Wissey was the one I’d be training for. After completing Run Norwich in an Ok-ish 52 minutes, it was time to press on and go for the half.

It’s a nice event at Wissey. You start very near to Oxburgh Hall and it’s pretty flat.

Until mile 8 that is.

Setting off I’d placed myself in the two hour 10 bracket – well down from my PB of 1.48 of a few years ago.

But age has wearied him – or at least I’m not as fast as I used to be, largely on account of not running as intensively as I used to, and being a bit too generous these days with the sausages and mash etc.

I was running quicker than my Run Norwich 10km pace

But guess what? It felt pretty steady – and glancing at the Tom Tom I soon realised that I was running just a bit quicker than my Run Norwich 10k pace – if it carried on as flat as this then we could be due to finish in under two hours.

Then Larry David turned up.

Not the real one of course, but someone who looked pretty much like him to me.

Larry and I got involved in a bit of cat and mouse near the first drink station. I knew he’d be quicker than me in the end, but I wasn’t prepared to make it easy for him to pass, so I’d just step up the pace a little bit – say for a few hundred yards or so – and then slow it down a bit. And so it went on for a mile or two.

But at mile 8 things went a bit amiss.

May be it was because I was running faster than I thought, but there was a drink stop, and ahead a bit of a hill.

I like hills normally – but actually this time around it was a bit of a killer, and  enough to knock me out of my stride for the rest of the race.

I don’t think I was the only one.

In fact setting off again, I instinctively knew that the second half of the race, or what was left of it was going to see more people going past me, than me overtaking.

And for me that’s how I’ve always judged a race – have I finished stronger in the second half.? Am I overtaking people in the last mile of so?

That’s my definition of the a good run.

But the cat and mouse had curbed my enthusiasm.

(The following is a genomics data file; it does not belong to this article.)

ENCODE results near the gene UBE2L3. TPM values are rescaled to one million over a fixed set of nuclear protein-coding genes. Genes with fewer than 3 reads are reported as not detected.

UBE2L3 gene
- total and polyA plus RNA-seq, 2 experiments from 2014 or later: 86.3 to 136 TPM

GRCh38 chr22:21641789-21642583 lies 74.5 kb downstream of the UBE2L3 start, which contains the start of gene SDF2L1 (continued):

And it was going to be harder for me from here on in.

On the plus side I kept running; reminding myself of the primary goal which I have every race – simply to finish.

And that’s what I did, picking up again as we passed Oxburgh Hall – through to the end where you get a half pint glass (instead of a medal) and a chance to try a local ale.

I was just outside 2 hours – which a couple of weeks before the race I’d have been happy with.

Time to join the National Trust

We even nipped over to Oxburgh Hall and joined the National Trust – so may be it’s a middle age thing..

So what did I learn?

That I was probably a couple of weeks off where I wanted to be, perhaps.

But within 24 hours I was thinking of signing up for another half in October – Lowestoft anybody?

With my mojo back I thought I’d head for another run the Tuesday after Wissey.

But after a couple of strides I knew it was a mistake. The right knee felt gammy.

I knew straight away I’d come out running too soon.

So instead I walked to the nearby Rec I and walked a couple of laps.

I’ve only managed one run since, four laps round said Rec. And with all the rain and the dip in temperature, I’ve now caught a cold.

Wissey – and mile 8 – took more out of me than I thought.

But I know I will be back.

 

 

Wissey half finish.jpg

Wissey Glass half full – despite the killer hill at Mile 8